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When fatigue makes the body sick: New treatment opportunities thanks to traditional Chinese medicine
Persistent exhaustion even without special effort - patients with chronic fatigue syndrome often weaken the shower in the morning so much that they only sleep the rest of the day. Weakness attacks often shape the daily routines of those affected, and some also report accompanying symptoms such as rapid heartbeat, sweating or pain in the throat, head and limbs. Instead of starting with individual symptoms, Chinese medicine takes a holistic approach to the causes and shows those affected how to improve their quality of life sustainably.
TCM experts see the “middle organ” of the body, the abdomen, as the starting point for permanent exhaustion. “From the perspective of Chinese medicine, the stomach processes food as well as feelings and social challenges. In patients with chronic fatigue syndrome, its sorting function is overwhelmed, ”explains Dr. Christian Schmincke, TCM expert and head of the clinic at the Steigerwald. In order to get to the bottom of further disorders in the body and to find out exactly where the flow of energy is stalling, doctors record even the smallest, often unconscious, signals from patients such as language, posture and facial expressions in extensive discussions. "Combined with the results of Western diagnostics from an EKG or laboratory tests as well as Chinese methods of pulse and tongue diagnostics, individual treatment plans can then be derived," adds Dr. Schmincke. The combination of internal procedures and external therapies specifically influences the harmony disorder in the body of the person concerned and shows them ways for a permanently improved energy flow. Chinese medicine therapy is an important pillar.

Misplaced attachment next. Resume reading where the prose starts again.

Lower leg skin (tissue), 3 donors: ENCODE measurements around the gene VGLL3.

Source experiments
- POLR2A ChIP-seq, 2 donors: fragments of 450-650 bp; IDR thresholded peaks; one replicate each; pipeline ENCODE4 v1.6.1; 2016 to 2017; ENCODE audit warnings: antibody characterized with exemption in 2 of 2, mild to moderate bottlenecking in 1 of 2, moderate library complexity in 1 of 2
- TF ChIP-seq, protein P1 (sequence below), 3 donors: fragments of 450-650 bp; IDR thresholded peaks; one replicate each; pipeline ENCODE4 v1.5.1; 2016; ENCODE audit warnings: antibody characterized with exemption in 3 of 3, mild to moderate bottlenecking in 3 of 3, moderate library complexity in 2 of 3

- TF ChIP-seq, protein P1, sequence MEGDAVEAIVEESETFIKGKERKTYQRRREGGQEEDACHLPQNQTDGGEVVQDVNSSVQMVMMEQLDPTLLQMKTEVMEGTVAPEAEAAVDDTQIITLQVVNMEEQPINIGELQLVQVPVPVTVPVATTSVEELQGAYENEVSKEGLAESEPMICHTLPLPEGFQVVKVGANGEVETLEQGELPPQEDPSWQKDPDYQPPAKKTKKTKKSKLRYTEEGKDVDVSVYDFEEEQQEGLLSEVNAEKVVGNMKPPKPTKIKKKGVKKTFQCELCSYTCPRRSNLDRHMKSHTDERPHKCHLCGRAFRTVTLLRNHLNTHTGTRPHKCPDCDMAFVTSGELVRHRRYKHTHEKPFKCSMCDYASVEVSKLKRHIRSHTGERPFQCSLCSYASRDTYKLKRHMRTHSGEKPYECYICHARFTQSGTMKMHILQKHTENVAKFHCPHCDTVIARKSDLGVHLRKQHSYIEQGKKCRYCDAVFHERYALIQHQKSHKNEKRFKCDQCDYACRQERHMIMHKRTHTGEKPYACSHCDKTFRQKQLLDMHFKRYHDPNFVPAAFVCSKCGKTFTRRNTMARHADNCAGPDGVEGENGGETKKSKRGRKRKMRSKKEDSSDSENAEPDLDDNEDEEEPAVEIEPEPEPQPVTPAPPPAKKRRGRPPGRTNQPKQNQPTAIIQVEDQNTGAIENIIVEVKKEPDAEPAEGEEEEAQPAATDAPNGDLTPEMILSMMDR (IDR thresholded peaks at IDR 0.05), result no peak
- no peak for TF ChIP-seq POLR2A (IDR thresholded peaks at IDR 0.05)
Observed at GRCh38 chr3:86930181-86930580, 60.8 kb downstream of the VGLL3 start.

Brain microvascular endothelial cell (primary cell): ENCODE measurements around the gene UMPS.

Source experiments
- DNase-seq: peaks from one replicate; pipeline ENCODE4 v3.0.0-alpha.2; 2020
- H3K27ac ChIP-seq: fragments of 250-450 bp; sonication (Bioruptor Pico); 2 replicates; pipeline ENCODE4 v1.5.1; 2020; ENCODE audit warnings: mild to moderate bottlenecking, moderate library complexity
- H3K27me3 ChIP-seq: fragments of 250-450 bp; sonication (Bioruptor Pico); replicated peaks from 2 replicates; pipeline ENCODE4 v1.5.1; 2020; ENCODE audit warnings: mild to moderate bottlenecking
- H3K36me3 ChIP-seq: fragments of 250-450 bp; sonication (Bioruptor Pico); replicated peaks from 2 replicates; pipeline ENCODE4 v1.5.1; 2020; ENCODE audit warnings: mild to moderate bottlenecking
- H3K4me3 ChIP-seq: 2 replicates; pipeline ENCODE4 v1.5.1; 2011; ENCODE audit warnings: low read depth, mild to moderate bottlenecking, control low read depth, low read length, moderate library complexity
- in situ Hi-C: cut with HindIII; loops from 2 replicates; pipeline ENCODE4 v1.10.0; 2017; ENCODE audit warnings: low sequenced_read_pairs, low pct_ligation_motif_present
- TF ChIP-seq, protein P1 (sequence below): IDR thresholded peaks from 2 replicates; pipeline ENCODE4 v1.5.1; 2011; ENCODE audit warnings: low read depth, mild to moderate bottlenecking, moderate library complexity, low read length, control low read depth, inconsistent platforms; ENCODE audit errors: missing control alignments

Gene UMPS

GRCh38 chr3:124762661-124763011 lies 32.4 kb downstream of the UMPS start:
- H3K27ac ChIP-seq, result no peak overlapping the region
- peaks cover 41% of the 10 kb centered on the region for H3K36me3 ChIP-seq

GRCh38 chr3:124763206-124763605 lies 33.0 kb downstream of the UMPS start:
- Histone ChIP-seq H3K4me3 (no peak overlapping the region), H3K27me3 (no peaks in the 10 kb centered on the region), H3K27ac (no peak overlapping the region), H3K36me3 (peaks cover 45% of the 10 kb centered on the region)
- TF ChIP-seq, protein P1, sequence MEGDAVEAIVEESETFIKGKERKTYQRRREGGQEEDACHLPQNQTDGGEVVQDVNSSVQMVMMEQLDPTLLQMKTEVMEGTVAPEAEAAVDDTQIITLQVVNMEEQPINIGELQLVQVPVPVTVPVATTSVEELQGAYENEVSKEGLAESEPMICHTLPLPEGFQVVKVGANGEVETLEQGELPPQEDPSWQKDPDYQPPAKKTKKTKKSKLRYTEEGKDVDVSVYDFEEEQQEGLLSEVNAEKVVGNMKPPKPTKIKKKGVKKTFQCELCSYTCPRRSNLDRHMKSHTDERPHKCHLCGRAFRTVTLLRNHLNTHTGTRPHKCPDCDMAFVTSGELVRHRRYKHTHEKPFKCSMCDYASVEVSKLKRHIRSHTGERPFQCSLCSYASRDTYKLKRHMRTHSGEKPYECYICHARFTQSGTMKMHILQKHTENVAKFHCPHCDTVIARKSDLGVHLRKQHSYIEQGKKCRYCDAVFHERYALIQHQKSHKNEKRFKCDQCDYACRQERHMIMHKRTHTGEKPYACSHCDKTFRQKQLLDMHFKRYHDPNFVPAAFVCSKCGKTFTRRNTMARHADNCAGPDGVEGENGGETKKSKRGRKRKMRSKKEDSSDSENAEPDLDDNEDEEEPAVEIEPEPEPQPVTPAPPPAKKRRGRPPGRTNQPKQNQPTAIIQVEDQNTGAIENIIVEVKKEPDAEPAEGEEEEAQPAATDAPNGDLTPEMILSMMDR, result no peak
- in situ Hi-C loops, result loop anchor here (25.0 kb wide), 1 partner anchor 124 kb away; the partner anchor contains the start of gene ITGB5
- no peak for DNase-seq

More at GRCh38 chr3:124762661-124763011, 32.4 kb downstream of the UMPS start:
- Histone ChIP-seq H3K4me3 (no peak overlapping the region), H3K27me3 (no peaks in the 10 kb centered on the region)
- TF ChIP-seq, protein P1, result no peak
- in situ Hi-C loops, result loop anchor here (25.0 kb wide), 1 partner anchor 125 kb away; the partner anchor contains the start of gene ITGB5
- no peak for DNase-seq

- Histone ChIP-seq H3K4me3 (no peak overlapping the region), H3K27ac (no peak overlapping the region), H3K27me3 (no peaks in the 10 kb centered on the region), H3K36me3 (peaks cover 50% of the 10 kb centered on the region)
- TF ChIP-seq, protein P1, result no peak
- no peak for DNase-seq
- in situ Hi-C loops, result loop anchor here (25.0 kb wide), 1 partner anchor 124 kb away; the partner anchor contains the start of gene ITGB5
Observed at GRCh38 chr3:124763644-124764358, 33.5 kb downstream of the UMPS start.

Herbs put together individually support the success of the treatment, as patients with chronic fatigue syndrome consume a boiled broth throughout the day. Doctors monitor their effects and adjust the prescription individually during treatment. Acupuncture helps to stimulate the body's own energy pathways. Other external therapies such as Qi Gong and Tunia massages additionally strengthen the organism. In addition, a vegetarian diet supports recovery. The methods of traditional Chinese medicine then automatically lead to a change in the lifestyle of patients, because they impart new perspectives to those affected and show ways to sustainably improve the feeling of exhaustion. According to a current study by the Klinik am Steigerwald, more than 70 percent of patients with fatigue and exhaustion still benefit from inpatient treatment with Chinese medicine two years after they leave the clinic. (pm)
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